North End

The North End is the oldest residential community in Boston, housing the first settlers in the 1630s and continuing to be a well-loved historical and cultural district. Also known as Boston’s “Little Italy,” this neighborhood has almost 100 eating establishments and a variety of tourist attractions. While it has been home to a variety of ethnic groups, starting in the 20th century the North End became home to Boston’s large Italian population, as it remains today.

While walking around this neighborhood, the scents of garlic, fresh basil, and sweet bakery pastries permeate the air. No matter where you go in the North End, you are guaranteed a hearty Italian meal. Try Al Dente on Salem Street for delicious lobster ravioli, or, if you are in the mood for something more casual, Ducali Pizzeria & Bar offers a laid-back atmosphere, yummy Italian pizza, and an excellent wine and beer selection. After dinner, be sure to stop by Mike’s Pastry or Modern Pastry for your choice of cannolis, cookies, cheesecake, and other scrumptious desserts. The debate concerning which is the superior pastry shop is a heated topic among locals –try both and decide which side you agree with!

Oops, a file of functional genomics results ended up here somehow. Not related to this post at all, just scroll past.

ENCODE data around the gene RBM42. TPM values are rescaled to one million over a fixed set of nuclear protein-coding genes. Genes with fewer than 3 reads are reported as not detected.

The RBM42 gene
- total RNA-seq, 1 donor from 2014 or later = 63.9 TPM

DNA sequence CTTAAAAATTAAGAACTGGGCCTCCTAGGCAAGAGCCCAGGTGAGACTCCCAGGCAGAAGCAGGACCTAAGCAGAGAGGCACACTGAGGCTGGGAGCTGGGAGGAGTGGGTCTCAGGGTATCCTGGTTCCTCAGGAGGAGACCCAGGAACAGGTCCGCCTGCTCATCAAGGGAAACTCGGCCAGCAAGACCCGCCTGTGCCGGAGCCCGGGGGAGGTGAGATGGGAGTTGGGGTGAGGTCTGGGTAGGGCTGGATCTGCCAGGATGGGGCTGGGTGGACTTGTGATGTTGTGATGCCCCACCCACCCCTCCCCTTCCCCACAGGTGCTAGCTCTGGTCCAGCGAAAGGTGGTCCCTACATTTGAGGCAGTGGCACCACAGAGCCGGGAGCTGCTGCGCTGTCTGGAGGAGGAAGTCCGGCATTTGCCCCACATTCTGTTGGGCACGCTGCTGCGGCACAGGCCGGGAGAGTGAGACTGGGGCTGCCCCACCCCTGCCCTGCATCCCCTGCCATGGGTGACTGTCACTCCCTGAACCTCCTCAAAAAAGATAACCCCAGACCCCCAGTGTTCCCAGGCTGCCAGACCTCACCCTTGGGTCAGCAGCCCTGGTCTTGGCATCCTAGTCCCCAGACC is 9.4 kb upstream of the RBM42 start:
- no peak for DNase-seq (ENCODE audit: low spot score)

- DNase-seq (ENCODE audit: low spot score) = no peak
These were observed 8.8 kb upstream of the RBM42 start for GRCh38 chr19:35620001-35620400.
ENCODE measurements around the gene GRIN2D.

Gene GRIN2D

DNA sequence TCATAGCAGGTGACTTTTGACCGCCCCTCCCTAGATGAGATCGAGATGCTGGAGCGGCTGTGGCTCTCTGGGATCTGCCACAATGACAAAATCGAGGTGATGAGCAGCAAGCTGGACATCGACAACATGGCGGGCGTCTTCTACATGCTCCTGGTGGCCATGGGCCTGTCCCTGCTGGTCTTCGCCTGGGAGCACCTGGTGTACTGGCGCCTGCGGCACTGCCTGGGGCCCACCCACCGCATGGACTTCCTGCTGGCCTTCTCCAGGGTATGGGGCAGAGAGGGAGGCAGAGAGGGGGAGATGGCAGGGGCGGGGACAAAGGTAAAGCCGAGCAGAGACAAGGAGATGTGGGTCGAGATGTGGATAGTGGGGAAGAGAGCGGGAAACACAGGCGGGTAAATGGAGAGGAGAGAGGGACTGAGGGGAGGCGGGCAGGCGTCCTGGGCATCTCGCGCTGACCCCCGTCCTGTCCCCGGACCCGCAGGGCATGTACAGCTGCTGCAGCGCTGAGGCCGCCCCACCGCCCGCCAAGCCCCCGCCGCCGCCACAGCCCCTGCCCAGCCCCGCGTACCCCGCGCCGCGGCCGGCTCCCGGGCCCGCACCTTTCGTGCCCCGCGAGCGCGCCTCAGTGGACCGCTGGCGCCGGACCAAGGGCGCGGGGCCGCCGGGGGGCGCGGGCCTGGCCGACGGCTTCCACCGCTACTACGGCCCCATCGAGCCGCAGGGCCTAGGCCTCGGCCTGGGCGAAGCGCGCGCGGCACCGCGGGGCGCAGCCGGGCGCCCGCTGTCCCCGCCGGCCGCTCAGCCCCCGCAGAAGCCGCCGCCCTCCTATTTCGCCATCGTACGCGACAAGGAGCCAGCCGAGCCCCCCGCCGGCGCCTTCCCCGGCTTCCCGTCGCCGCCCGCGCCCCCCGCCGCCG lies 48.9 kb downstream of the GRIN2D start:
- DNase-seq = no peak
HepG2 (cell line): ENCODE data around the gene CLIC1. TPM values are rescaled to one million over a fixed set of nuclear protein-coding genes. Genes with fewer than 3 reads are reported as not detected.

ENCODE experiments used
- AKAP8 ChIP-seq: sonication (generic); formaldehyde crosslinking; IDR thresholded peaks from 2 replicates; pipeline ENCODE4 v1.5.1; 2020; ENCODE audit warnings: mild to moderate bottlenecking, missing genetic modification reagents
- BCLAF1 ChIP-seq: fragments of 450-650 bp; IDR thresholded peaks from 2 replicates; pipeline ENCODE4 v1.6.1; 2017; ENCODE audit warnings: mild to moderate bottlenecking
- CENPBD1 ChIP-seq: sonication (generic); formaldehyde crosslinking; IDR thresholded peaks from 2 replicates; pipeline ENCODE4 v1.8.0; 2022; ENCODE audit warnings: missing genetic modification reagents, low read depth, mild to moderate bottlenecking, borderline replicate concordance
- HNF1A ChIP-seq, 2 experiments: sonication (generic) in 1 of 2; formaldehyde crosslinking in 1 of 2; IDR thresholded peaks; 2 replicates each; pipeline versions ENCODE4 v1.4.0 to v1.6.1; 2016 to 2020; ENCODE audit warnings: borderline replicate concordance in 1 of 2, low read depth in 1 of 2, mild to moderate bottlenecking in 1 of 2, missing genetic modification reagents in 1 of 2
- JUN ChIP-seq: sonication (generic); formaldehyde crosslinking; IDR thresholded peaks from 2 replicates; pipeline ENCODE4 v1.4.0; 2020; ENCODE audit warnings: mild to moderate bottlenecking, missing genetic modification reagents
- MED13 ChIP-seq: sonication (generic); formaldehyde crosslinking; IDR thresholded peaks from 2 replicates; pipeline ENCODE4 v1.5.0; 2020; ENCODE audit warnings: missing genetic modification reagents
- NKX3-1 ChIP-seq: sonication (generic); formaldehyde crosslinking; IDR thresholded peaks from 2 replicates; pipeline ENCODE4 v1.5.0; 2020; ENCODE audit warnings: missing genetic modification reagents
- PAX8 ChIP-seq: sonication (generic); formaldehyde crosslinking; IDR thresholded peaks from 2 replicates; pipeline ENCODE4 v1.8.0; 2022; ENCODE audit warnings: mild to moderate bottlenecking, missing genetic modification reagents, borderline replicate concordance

Part of the reason why “Little Italy” remains so rich in culture is because the customs and cultures of Italian-Americans have changed very little. Even today you can hear people speaking Italian on the streets or in shops. The neighborhood has an inviting feel, welcoming all people to visit. It is characterized by winding narrow streets and charming, old brick buildings.

Although primarily known for its food, the North End is also home to a number of historic landmarks. Copp’s Hill Burying Ground is one of the oldest cemeteries in the country and a popular stop on the Freedom Trail. Across the street from Copp’s Hill is the Skinny House, acknowledged by the Boston Globe as having the “uncontested distinction of being the narrowest house in Boston.” Also located in the North End are the Paul Revere House and the Old North Church, known as the place where the two lanterns were held as a signal from Paul Revere that the British were coming by sea to Lexington and Concord.


Learn more about the other Boston neighborhoods we serve:
Fenway/KenmoreLongwood Medical AreaBack BayBeacon HillBrooklineSouth End